The New International Encyclopædia/Howard University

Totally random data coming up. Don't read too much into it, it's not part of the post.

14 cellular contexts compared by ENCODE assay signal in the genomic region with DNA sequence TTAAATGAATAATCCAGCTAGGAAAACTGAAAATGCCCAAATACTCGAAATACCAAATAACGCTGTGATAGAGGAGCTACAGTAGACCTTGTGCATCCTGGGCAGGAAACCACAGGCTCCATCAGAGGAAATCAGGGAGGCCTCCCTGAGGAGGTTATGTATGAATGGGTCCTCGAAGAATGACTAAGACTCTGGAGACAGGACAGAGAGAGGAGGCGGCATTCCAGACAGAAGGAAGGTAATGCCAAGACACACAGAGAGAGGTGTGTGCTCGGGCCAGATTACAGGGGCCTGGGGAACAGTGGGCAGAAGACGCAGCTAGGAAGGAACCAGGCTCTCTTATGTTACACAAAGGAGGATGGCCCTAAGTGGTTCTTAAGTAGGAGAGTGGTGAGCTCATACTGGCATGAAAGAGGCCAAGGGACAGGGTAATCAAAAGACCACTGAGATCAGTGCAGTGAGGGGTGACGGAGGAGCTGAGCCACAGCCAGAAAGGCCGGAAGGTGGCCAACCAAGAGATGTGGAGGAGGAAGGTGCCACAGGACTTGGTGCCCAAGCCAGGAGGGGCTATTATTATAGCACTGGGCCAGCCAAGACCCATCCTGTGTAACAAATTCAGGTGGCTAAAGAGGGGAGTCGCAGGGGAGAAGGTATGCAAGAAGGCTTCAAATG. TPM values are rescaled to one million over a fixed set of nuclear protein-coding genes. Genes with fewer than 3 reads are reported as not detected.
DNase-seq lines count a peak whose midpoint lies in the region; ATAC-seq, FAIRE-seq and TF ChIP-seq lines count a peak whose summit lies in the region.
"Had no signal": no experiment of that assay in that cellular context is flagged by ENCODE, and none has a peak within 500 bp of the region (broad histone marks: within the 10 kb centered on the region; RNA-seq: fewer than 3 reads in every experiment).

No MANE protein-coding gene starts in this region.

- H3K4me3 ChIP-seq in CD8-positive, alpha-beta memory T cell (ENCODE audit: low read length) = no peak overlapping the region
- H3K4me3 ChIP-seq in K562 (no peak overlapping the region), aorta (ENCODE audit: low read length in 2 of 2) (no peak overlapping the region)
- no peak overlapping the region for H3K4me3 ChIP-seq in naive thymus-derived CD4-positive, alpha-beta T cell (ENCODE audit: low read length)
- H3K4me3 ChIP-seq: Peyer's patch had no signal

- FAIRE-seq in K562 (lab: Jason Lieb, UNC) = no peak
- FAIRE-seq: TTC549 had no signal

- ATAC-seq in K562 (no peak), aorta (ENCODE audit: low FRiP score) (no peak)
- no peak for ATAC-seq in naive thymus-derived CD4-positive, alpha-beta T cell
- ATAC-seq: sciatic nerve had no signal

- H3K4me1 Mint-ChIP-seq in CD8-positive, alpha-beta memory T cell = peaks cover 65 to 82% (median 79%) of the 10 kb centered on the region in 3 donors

HOWARD UNIVERSITY. An educational institution, situated in Washington, D. C., incorporated in 1867, and named for Gen. O. O. Howard, one of its founders and early presidents. The university was established by the Government, and, with the exception of its medical department, is supported by Congressional appropriations administered by the Secretary of the Interior. It has, in addition, a general endowment fund of $175,000, and property valued at $1,000,000. The university is non-sectarian, and is open to students of both sexes, without regard to race. It is chiefly known, however, for its work in the higher education of the negro. No tuition is charged in any department except the medical, and the outside expenses of worthy students are also partially defrayed by the university. In addition to preparatory, collegiate, and medical departments, the university maintains schools of pedagogy, law, pharmacy, dentistry, theology, music, and agriculture. Trade instruction is provided by the industrial department, in which students of the preparatory and English courses are given practice in carpentry, tinsmithing, printing, and bookbinding, under the direction of skilled workmen. The university printing-office issues monthly the Howard Standard. In 1902 the students, exclusive of those in the departments of agriculture and music, numbered 939. The library contains about 40,000 volumes.